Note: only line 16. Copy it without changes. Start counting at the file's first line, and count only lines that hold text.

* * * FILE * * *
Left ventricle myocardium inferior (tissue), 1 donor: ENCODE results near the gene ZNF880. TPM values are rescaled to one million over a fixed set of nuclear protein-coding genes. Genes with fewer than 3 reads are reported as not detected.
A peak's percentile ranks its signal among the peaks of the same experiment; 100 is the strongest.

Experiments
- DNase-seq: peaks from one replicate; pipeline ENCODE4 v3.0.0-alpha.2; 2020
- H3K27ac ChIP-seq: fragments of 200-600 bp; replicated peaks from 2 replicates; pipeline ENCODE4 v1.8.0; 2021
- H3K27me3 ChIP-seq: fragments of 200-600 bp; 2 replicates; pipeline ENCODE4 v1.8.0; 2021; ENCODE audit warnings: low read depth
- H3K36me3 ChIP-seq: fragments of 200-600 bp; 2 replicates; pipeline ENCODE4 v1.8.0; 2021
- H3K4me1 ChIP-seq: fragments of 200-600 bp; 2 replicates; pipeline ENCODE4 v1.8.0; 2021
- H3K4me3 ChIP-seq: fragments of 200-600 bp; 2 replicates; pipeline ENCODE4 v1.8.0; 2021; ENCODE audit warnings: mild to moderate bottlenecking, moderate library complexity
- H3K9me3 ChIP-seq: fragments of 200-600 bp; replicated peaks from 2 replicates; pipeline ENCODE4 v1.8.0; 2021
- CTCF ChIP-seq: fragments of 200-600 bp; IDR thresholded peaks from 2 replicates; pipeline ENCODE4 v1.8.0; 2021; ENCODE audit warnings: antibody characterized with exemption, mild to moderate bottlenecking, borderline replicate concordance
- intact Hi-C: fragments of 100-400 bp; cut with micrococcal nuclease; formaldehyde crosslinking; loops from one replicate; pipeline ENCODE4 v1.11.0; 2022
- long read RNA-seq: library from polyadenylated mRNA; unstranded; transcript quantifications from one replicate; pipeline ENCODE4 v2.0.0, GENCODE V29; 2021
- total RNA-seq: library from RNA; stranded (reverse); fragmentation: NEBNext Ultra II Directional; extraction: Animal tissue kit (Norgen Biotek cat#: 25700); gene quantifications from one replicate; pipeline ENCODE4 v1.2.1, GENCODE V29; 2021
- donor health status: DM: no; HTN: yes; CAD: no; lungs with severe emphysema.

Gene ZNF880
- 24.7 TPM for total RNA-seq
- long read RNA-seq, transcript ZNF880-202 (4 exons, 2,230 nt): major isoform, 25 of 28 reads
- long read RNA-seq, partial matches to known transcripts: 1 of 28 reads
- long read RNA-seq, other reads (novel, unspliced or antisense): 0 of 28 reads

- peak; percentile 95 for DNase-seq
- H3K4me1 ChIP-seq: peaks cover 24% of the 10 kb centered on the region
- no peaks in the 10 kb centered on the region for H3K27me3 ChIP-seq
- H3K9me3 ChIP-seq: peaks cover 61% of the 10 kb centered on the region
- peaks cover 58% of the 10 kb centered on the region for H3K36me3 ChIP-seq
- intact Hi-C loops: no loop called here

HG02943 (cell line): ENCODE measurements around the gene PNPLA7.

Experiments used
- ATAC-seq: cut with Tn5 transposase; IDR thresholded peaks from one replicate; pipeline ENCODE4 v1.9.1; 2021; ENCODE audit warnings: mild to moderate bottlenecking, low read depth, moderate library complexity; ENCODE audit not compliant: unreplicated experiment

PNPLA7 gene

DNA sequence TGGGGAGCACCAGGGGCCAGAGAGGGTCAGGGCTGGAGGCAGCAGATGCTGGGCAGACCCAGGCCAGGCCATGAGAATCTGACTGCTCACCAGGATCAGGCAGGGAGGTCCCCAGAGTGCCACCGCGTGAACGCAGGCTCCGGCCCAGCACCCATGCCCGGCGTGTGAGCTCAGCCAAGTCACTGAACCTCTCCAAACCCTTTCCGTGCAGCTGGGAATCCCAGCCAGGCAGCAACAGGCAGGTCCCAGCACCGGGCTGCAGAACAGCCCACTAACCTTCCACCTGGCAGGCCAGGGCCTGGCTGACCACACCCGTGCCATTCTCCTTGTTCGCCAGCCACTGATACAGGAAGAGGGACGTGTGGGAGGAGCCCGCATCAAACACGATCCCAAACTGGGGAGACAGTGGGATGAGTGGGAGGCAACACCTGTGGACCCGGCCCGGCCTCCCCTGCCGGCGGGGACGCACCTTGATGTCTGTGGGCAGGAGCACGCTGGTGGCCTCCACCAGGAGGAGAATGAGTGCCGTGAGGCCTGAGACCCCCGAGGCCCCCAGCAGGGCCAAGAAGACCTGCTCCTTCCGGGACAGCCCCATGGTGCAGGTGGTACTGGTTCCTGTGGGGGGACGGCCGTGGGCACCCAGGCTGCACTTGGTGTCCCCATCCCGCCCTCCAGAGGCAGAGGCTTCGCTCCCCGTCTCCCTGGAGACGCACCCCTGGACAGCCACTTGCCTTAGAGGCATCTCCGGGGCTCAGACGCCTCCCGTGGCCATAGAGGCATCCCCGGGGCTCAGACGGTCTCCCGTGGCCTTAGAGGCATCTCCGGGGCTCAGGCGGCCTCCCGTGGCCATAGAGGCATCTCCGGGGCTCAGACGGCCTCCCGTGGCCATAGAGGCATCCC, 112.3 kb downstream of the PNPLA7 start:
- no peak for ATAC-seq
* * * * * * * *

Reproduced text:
Gene ZNF880